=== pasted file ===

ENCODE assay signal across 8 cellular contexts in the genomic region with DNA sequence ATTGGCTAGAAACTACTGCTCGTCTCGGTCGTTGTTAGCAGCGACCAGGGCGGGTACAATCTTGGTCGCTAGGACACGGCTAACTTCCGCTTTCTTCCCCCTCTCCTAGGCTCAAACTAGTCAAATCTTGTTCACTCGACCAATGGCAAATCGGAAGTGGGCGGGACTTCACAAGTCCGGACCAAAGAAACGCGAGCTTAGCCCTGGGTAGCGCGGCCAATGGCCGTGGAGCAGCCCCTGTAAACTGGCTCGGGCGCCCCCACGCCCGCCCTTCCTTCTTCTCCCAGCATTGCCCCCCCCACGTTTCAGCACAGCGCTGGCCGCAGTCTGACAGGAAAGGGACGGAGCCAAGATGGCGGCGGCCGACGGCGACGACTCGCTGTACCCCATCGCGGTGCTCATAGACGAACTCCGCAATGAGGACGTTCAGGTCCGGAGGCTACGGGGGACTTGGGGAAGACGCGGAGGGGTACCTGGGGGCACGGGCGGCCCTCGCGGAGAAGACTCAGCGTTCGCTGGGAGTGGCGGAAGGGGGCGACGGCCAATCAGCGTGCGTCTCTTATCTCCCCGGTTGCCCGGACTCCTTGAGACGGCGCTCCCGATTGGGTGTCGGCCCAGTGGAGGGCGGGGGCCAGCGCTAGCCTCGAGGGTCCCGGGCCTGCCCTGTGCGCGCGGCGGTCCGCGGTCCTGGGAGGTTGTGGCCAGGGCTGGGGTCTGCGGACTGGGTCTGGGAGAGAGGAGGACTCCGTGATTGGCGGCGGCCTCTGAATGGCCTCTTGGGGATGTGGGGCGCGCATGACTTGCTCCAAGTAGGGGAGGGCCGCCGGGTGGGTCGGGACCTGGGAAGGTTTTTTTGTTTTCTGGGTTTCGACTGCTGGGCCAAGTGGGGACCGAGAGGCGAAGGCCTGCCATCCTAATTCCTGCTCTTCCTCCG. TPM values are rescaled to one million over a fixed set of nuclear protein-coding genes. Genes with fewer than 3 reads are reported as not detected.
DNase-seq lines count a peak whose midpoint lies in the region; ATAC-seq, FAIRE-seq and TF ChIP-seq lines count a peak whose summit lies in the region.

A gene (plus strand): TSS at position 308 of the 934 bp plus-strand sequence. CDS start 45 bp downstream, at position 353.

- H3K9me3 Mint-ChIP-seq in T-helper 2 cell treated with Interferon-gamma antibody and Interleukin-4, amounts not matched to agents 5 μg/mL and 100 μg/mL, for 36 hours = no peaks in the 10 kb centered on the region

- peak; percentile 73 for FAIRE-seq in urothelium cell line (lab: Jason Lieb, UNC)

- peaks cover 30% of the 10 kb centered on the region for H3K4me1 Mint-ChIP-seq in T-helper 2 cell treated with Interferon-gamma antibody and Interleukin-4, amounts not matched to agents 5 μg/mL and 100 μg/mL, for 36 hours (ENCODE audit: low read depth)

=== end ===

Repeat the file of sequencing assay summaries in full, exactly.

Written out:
ENCODE assay signal across 8 cellular contexts in the genomic region with DNA sequence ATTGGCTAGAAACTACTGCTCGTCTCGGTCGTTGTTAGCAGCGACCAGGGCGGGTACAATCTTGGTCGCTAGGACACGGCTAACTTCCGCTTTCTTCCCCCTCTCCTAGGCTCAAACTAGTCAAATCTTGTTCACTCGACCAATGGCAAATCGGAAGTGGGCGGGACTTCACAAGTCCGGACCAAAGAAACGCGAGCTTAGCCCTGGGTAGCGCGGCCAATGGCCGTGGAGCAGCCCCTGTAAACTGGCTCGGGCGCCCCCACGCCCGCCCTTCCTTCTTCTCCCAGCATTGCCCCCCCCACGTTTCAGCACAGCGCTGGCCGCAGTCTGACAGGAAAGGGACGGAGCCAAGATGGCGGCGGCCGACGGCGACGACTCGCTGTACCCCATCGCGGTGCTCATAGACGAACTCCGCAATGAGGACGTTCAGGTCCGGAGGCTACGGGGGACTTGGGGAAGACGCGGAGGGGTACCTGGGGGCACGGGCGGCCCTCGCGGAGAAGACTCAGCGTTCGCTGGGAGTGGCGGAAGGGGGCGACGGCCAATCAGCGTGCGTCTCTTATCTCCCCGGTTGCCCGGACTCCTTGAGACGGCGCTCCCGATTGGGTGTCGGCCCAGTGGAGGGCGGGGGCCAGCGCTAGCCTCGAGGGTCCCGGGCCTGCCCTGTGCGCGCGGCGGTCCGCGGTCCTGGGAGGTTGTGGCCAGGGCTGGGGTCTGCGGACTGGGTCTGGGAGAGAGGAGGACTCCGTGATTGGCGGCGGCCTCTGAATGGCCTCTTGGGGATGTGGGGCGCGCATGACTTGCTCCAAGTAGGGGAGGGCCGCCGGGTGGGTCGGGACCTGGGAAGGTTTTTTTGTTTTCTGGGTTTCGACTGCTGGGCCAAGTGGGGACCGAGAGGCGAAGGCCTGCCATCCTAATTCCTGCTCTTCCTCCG. TPM values are rescaled to one million over a fixed set of nuclear protein-coding genes. Genes with fewer than 3 reads are reported as not detected.
DNase-seq lines count a peak whose midpoint lies in the region; ATAC-seq, FAIRE-seq and TF ChIP-seq lines count a peak whose summit lies in the region.

A gene (plus strand): TSS at position 308 of the 934 bp plus-strand sequence. CDS start 45 bp downstream, at position 353.

- H3K9me3 Mint-ChIP-seq in T-helper 2 cell treated with Interferon-gamma antibody and Interleukin-4, amounts not matched to agents 5 μg/mL and 100 μg/mL, for 36 hours = no peaks in the 10 kb centered on the region

- peak; percentile 73 for FAIRE-seq in urothelium cell line (lab: Jason Lieb, UNC)

- peaks cover 30% of the 10 kb centered on the region for H3K4me1 Mint-ChIP-seq in T-helper 2 cell treated with Interferon-gamma antibody and Interleukin-4, amounts not matched to agents 5 μg/mL and 100 μg/mL, for 36 hours (ENCODE audit: low read depth)